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Life, don't talk to him about life...
Darwin's Lost World: the Hidden History of Animal Life by Martin Brasier.

Sometimes a book picked out at random surprises you. This is one of them. I chose it because its subject is the pre-Cambrian biota, about which I don't know enough, and the so-called Cambrian explosion, about which I now know a lot more.

Also, I wish, wish, wish that I could have studied under Brasier. If his lectures are anything like as racy and anecdotal as his writing, they must be very well attended at 9am, even though he implies otherwise, in one of his many inspired similes. Even the endnotes are a riot - in particular 103, which details the ritual of 'Screeching-in', something that definitely should not happen to a sober scientist.

He also has a talent for writing what are almost-poems to help you commit particular points to memory.

Braiser takes us all over the world, from Scotland to Mongolia to Siberia, from China to Newfoundland to Australia. He has a great talent for description, for metaphor and for detail. Even if you are not interested in the pre-Cambrian, you cannot fail to be charmed by his stories of academic and cold war rivalry, and the eccentricities of various historical (and contemporary) luminaries.

During this romp, you learn a lot about micro-fossils, and biology, and the theories about the pre-Cambrian and whether it was a Snowball Earth or a Slushball Earth - and while I am not totally convinced that Brasier's theory of what led to the Cambrian explosion is the One True Theory, it certainly deserves consideration. The man who invents the 'Mofaotyof Principle' (My Oldest Fossils Are Older Than Your Oldest Fossils)and admit to his own occasional use of it is well aware of how often a hypothesis that seems convincing at the time is proved wrong.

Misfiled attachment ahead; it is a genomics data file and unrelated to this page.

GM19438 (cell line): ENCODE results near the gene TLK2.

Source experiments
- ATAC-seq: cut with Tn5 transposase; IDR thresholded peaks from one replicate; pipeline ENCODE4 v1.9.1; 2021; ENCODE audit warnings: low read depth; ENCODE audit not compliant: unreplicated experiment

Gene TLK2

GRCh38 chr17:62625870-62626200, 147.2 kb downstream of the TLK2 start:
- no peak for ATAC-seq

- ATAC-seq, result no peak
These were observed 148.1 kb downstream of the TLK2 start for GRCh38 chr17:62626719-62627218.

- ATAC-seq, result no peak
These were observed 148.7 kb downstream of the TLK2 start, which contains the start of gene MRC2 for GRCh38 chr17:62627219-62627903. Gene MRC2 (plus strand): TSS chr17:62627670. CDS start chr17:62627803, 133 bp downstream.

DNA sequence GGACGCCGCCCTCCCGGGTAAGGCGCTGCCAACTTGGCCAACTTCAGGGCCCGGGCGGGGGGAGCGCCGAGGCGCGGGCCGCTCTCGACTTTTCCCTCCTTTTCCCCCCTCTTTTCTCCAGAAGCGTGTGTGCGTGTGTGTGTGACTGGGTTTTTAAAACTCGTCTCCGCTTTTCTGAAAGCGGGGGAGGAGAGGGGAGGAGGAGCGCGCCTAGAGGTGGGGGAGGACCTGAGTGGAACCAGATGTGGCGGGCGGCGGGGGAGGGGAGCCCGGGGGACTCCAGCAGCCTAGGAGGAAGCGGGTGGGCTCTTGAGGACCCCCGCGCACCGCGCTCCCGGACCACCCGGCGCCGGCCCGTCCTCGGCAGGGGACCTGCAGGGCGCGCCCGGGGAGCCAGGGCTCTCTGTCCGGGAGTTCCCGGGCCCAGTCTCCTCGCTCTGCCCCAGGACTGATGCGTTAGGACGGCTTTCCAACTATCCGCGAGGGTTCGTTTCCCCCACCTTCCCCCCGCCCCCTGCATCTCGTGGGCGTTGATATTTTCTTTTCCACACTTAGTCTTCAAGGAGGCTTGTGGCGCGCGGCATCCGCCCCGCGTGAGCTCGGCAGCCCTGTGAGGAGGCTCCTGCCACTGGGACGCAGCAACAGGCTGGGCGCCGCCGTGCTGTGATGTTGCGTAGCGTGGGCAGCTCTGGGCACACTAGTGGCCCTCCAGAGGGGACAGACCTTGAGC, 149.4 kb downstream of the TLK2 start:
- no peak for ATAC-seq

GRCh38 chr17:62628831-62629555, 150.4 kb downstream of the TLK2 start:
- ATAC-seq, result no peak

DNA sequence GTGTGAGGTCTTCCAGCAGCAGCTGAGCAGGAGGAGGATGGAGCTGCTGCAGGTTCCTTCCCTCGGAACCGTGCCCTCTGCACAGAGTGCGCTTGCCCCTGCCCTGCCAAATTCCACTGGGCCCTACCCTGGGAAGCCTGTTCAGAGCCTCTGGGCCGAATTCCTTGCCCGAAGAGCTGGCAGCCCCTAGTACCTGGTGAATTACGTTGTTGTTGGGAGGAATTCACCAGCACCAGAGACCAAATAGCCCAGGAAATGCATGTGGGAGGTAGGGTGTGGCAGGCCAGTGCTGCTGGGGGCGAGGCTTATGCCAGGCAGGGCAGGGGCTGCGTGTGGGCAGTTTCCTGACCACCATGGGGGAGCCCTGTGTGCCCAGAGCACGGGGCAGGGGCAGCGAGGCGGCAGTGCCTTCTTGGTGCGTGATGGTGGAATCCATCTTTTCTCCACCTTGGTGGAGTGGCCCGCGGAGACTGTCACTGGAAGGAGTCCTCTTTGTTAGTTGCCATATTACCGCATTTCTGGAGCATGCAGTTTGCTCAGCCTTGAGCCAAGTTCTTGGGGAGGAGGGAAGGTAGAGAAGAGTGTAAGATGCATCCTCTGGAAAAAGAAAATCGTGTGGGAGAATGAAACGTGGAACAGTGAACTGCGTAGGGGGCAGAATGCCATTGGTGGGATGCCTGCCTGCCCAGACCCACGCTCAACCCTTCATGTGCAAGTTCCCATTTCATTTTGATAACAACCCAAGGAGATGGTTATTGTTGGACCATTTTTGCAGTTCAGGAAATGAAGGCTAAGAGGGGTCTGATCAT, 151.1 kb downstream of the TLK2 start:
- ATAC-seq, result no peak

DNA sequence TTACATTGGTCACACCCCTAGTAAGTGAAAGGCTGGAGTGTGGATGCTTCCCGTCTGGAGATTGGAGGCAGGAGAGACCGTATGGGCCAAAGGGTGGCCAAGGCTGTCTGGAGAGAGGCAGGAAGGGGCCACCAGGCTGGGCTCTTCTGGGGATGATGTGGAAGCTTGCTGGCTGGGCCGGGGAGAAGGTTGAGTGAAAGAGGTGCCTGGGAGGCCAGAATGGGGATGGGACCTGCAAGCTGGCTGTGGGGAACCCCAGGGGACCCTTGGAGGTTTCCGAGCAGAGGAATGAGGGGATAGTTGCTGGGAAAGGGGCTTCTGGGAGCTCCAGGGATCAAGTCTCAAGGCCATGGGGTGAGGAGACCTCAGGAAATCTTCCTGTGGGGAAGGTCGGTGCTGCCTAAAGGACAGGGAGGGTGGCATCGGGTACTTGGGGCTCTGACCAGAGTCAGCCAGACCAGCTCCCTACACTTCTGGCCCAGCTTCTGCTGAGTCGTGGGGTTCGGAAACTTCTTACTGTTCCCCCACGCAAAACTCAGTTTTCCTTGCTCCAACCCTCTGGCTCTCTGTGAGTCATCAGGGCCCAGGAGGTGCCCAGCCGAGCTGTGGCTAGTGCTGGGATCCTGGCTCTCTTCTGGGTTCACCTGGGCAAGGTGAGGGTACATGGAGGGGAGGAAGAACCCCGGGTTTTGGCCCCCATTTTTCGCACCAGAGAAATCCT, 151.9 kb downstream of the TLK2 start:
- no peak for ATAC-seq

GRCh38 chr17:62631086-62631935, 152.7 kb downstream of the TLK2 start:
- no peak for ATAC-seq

I commend this book to anyone interested in evolution, geology, geography, history, academia and good writing. I suspect that the academic squabbling will be of particular interest to my Primeval writing friends. Yes, this is what Cutter would be doing...

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Sounds fascinating. One for the Christmas wish-list, possibly :-) The Cambrian's not something I know a lot about either.

Most of all, it's a fun book.

I really like the sound of this. Another for my Amazon basket!

I was very impressed and am looking for his next book, even if it is a text book...

What's the next one? *thinks Xmas prezzie for Mr FB*

Have you read Mike Benton's book, When Life Nearly Died, on the end Permian extinction? That's one I really enjoyed.

Not yet, but I will. I rather think it's in my basket over at Amazon.

Oh, and Brasier mentions working on a (text?) book on the early fossil record.

Edited at 2010-10-12 06:49 pm (UTC)

I bought this for Mr FB for Xmas and he really enjoyed it. I now need to remember where it is, so I can read it as well. Thanks for posting the link to this.

Mr FB (whose posts to CiF are models of cutting to the heart) has taste.

Mr FB has huge fun on CiF, as you can no doubt tell.

Book now located in dinosaur-related bookshelf, so I can now finally do some reading. (Once I've finished editing my humongously long help_pakistan Primeval fic!)

You make this sound like a wonderful book! I have ordered a (Kindle) sample; if it is as good as it sounds it goes on the "to be bought when I have money" list. :-)

fredbassett's husband, whose taste in science books often coincides with mine, also liked it.

I LOVE Brasier.

Nuff said. lol

Ooooooh! Sounds fabulous. Definitely going on my 'do-want!' list.

And 'Screeching-in'... that wouldn't have been in Newfoundland, would've it? ;P Because it certainly sounds like a certain Newfie custom!

Fahahahaha! Brilliant. Just brilliant. xD Gotta love the Newfies.

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